The Eleventh
Approach shot territory.  I really like this photo, mainly because of the cloud line, which makes it look like the green is 2,000 feet below

The Twelfth is a 368 yard par 4.  This hole clubs uphill right to the clubhouse.  The hole is named “Pond” because of a pond off to the left of the tee area, that should really only come into play on very bad hooks, but the tee shot is to a generous fairway.  The approach shot is fairly blind and with its uphill nature, is longer than stated yardage.  The green slopes from back to front and even though I hit a nice approach to 15 feet pin high, I walked away with a bogey for failing to appreciate the amount of slope there actually was.  When in doubt, err on more slope.

The Twelfth
Approach shot territory

The Thirteenth is a 185 yard par 3.  It is the Redan hole.  The tee shot is elevated and while the cloud cover was around, I imagine there are some terrific views from this point.  The green runs diagonally from about 4:00 to 11:00, with two bunkers on the front left side and another on the right side.  Another terrific hole.

The Thirteenth
Just how it looks in one of these bunkers
Another look from the left side, on the Fourteenth tee

The Fourteenth is a 463 yard par 5.  This par 5 proceeds in the opposite direction as the Tenth, with the fairway sloping from left to right.  The fairway is bisected by two large bunkers than must be contended with.  There is fairway beyond them before the hill climbs uphill to a plateau green.  While there is some opportunity for longer hitters to try and hit the green in two, the center bunker and uphill nature of the green dictate the play for a three shot hole rather well.

The Fourteenth
Moving down the fairway

The Fifteenth is a 422 yard par 4.  This hole is designed after the famous Road Hole, which is the Seventeenth at the Olde Course at St. Andrews.  One of the wider fairways on the course, advancing up the right side is a fairly good idea to set up the approach to a green that is set off to the left and is at an angle.  It was an enjoyable rendition of the Road Hole.

The Fifteenth
Approach shot territory

The Sixteenth is a 166 yard par 3.  The tee shot is slightly uphill to a green that is pretty much surrounded by bunkers but there is bail out room short and around the bunkers as well.  This is one of the few holes where long will not kill you and due to the tee placement and how the green sits above it, opting for a longer club may pay off.  I’d say this hole is more challenging than it lets on.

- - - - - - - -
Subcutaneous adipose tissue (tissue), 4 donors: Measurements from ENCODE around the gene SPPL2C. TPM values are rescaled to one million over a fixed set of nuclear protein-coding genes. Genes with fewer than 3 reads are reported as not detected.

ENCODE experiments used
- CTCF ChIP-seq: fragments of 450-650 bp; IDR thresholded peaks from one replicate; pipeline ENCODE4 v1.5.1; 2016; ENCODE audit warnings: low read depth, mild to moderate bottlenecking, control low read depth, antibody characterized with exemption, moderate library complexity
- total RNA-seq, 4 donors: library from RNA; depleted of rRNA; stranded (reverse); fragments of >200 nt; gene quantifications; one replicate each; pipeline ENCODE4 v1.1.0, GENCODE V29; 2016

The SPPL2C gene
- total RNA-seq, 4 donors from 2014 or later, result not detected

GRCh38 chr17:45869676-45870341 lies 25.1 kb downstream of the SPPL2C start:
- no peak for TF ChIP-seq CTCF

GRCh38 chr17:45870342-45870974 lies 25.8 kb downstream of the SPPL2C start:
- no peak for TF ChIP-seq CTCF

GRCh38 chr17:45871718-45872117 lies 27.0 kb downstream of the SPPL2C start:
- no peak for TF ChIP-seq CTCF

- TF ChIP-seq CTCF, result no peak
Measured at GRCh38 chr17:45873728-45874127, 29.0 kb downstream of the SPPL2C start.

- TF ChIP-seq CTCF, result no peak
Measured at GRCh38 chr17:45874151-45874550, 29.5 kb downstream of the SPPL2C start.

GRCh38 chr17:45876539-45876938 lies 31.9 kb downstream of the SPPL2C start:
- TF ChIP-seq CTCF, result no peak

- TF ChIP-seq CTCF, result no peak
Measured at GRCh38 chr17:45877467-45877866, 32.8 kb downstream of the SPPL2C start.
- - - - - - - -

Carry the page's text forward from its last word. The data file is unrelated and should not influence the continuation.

The Sixteenth

The Seventeenth is a 376 yard par 4.  At the other side of the property than the Eighth, the tee shot must carry three bunkers that are diagonally placed across the fairway.  The approach shot is then to a double plateau green that is quite large, but it’s beneficial to place your shot below the hole and under no circumstances on the plateau above the hole.

The Seventeenth
Approach shot territory

The Eighteenth is a 352 yard par 4.  The fairway turns slightly left while slopes from right to left, which will likely pull all tee shots in that direction.  The green sits slightly above the fairway, with two larger trench bunkers on either side of the green and a bigger drop off on the far side.

The Eighteenth
Moving up the fairway

The back nine follows the upper part of the mountain and provides two par 5’s and a little variance from the straight holes you see on the front.  While there was more consistent character on the back, the last hole was underwhelming, but then again courses with an over the top “signature” Eighteenth hole are similarly underwhelming.  I would rank them 10, 11, 14, 12, 13, 17, 15, 16, 18.

Generally, Lookout Mountain was a nice Raynor designed course that utilized the terrain very well.  The subdued features that were a little softer than what I remembered at Yale are actually better suited to let the terrain speak for itself.  In other words, while it would be easy to over-do the design in an attempt to accentuate the dramatic landscape, subtlety actually lets the terrain speak louder and affect play more.  The collection of par 3’s are splendid while the par 5’s stood out as well.  The course provides variety of play, inspiring views and the greens really shined as the focal piece of the course.

Lookout Mountain is certainly a destination course, so if you come across the opportunity to play it, even if you aren’t local, I would do what I could to get there.  Having played this and Yale, there is no doubt that Raynor was able to diversify styles and themes of courses even when using template holes.  This course has many subtleties that reveal themselves as you continue to play the course, which really was effectively done while providing lots of character up front in terms of the overall presentation.

Gripes:  Just the weather.  While the course was quick to dry out, I’d love to play here when it’s firm and fast.

Bar/Grill:  The men’s grill area was a nice area while the formal dining area provides the best views of the mountain.

Practice area:  The range and putting green are both more than sufficient.

Nearby:  Of what I know, Chattanooga is down the mountain about 10 minutes away.

Getting there:  About 11 hours south of Philadelphia.

Speaking of Philadelphia, it’s time to get some reviews of courses up that way, isn’t it?

The trip to Tennessee was a success and based on my time there, has some terrific courses in the eastern side of the state.